Date of Award
Master of Landscape Architecture (MLA)
Planning and Landscape Architecture
Dr. Victoria T. Chanse
Frances F. Chamberlain
Dr. Stephen J. Klaine
Traditionally, the golf industry has maintained a large presence in the state of South Carolina, particularly along the coast. One of the premier areas for golf is the Grand Strand, which is a large stretch of beaches extending from Little River, South Carolina and terminating at Winyah Bay in Georgetown, South Carolina. It consists of more than sixty miles of an essentially uninterrupted arc of beach land. Along the Grand Strand of the South Carolina coast exist 116 golf courses registered with the Myrtle Beach Golf Association and of these 116 courses 21 are closed for redevelopment. (Myrtle Beach Golf Association, 2009) That means that eighteen percent of the golf courses along the Grand Strand are closed. Given that the average golf course is about 150-200 acres, roughly 3,675 acres of land (about ¼ of the total acreage of the city of Myrtle Beach’s city limits) (City of Myrtle Beach, 2000) is not being used for its intended purpose and is just sitting vacant on one of the state of South Carolina’s most rapidly developing areas.
Some of these courses have begun to be redeveloped strictly for housing. So far, no attempts exist to save the golf aspect or any of the intended open recreation space. Current redevelopment plans fail to consider other recreational opportunities that could occur and there is a lacking in the understanding, protection, and use of the current ecology. With all of these courses rapidly closing and the tremendous decrease in tourism and the economy, a design solution is needed to boost tourism and the golf economy while preserving and enhancing the natural beauty of the Lowcountry that has charmed tourists and locals alike. The Myrtle Beach area and the state of South Carolina have an opportunity to set an incredible precedent for other states to follow that will demonstrate smart land use, smart ecological principles, and create a sense of community through creative adaptive reuse.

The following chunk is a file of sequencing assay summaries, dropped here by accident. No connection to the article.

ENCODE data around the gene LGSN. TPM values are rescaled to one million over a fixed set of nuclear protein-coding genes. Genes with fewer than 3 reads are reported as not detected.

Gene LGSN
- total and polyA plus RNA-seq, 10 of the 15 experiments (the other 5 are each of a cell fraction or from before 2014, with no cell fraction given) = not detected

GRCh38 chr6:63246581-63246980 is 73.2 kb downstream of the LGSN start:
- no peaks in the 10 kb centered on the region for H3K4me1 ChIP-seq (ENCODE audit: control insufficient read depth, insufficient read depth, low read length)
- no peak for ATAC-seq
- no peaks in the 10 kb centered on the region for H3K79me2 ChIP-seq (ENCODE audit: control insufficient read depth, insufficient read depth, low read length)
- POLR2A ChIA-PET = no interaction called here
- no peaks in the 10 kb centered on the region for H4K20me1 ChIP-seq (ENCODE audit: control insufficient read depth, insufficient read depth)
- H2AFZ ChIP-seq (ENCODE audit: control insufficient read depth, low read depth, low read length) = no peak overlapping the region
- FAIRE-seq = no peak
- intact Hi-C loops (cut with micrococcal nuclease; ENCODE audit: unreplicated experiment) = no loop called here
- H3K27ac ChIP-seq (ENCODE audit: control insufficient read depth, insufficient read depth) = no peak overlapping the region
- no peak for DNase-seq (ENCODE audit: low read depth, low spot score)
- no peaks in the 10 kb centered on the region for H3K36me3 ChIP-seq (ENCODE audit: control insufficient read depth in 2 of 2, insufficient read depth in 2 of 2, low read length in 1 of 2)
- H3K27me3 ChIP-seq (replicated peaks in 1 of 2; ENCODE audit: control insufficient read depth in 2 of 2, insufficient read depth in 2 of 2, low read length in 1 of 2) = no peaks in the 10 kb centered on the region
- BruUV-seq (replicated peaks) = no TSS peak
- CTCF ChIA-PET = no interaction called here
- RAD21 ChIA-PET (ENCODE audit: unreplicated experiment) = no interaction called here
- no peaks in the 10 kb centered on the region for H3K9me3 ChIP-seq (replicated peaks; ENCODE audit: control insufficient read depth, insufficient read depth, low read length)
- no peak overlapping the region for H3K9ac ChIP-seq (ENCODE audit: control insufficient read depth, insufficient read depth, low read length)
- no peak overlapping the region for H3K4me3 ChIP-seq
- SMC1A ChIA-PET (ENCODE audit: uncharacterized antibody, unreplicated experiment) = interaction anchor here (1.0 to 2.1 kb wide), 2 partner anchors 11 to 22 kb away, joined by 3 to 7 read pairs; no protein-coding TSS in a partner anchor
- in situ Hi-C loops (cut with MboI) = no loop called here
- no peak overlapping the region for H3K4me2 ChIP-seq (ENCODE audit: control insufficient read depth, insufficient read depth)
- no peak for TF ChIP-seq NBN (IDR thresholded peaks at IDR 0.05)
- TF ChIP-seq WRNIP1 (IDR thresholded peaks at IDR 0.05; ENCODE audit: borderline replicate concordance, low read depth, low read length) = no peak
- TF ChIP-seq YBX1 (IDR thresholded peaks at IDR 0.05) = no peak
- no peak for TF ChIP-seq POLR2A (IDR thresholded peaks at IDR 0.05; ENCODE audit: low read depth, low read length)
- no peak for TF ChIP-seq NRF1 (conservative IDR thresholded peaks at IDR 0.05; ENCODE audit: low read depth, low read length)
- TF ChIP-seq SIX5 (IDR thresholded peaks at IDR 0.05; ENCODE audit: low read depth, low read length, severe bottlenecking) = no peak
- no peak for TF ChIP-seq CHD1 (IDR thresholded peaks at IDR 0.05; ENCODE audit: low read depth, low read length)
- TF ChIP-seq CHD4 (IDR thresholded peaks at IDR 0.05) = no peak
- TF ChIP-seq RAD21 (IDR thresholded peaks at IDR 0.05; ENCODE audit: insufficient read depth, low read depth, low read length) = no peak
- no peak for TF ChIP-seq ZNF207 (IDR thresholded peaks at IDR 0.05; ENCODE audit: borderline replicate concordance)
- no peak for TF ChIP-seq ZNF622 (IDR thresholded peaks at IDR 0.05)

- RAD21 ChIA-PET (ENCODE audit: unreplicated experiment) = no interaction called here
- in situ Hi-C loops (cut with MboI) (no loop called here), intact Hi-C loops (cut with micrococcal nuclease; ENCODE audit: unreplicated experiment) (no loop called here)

The Grand Strand of South Carolina is sitting at a cross roads in its development practices. These presently abandoned and once thriving golf courses located in one of the nation’s largest and most successful golfing destinations can be divided into lots, sold off, and forgotten or transformed into something that the state of South Carolina, the city of Myrtle Beach, and the golf industry can be proud of. These new courses will be celebrated as a resurrection of a forgotten recreational landscape as well as the future of golf course development in the Lowcountry and across the state of South Carolina. To achieve this vision, I am proposing a new design that will address all current and important issues regarding golf course redevelopment and will focus on enhancing the land that is already existing while also utilizing smart development principles, creating recreation opportunities for all users (golfers and non golfers), and employing ecological principles for habitat enhancement, water management, and Lowcountry aesthetics.
Haynes, Christopher Lee, "A New Future for South Carolina's Abandoned Golf Courses" (2009). Master of Landscape Architecture Terminal Projects. 24.